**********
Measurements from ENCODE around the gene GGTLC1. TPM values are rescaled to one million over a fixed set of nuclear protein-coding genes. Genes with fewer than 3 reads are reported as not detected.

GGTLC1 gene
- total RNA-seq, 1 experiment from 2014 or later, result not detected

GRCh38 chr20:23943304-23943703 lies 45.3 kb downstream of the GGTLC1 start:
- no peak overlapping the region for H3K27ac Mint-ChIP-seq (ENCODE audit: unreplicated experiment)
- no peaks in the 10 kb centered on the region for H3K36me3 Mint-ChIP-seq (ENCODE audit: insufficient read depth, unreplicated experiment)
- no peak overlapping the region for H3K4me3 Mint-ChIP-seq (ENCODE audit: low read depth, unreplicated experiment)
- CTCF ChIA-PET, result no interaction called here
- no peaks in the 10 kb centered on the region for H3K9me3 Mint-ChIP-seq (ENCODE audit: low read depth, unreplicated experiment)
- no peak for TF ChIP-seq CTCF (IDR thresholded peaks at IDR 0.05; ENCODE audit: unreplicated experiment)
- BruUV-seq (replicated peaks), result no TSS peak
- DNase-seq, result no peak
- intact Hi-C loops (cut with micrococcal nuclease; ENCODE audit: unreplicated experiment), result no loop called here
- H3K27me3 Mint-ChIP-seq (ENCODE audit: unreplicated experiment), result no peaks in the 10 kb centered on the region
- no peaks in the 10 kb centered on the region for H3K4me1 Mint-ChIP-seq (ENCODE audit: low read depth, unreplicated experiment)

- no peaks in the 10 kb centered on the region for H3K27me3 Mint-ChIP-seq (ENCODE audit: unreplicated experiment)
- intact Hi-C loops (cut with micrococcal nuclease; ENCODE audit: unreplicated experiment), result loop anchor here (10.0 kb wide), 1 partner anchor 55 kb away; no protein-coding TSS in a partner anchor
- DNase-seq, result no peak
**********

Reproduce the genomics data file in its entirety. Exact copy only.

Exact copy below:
Measurements from ENCODE around the gene GGTLC1. TPM values are rescaled to one million over a fixed set of nuclear protein-coding genes. Genes with fewer than 3 reads are reported as not detected.

GGTLC1 gene
- total RNA-seq, 1 experiment from 2014 or later, result not detected

GRCh38 chr20:23943304-23943703 lies 45.3 kb downstream of the GGTLC1 start:
- no peak overlapping the region for H3K27ac Mint-ChIP-seq (ENCODE audit: unreplicated experiment)
- no peaks in the 10 kb centered on the region for H3K36me3 Mint-ChIP-seq (ENCODE audit: insufficient read depth, unreplicated experiment)
- no peak overlapping the region for H3K4me3 Mint-ChIP-seq (ENCODE audit: low read depth, unreplicated experiment)
- CTCF ChIA-PET, result no interaction called here
- no peaks in the 10 kb centered on the region for H3K9me3 Mint-ChIP-seq (ENCODE audit: low read depth, unreplicated experiment)
- no peak for TF ChIP-seq CTCF (IDR thresholded peaks at IDR 0.05; ENCODE audit: unreplicated experiment)
- BruUV-seq (replicated peaks), result no TSS peak
- DNase-seq, result no peak
- intact Hi-C loops (cut with micrococcal nuclease; ENCODE audit: unreplicated experiment), result no loop called here
- H3K27me3 Mint-ChIP-seq (ENCODE audit: unreplicated experiment), result no peaks in the 10 kb centered on the region
- no peaks in the 10 kb centered on the region for H3K4me1 Mint-ChIP-seq (ENCODE audit: low read depth, unreplicated experiment)

- no peaks in the 10 kb centered on the region for H3K27me3 Mint-ChIP-seq (ENCODE audit: unreplicated experiment)
- intact Hi-C loops (cut with micrococcal nuclease; ENCODE audit: unreplicated experiment), result loop anchor here (10.0 kb wide), 1 partner anchor 55 kb away; no protein-coding TSS in a partner anchor
- DNase-seq, result no peak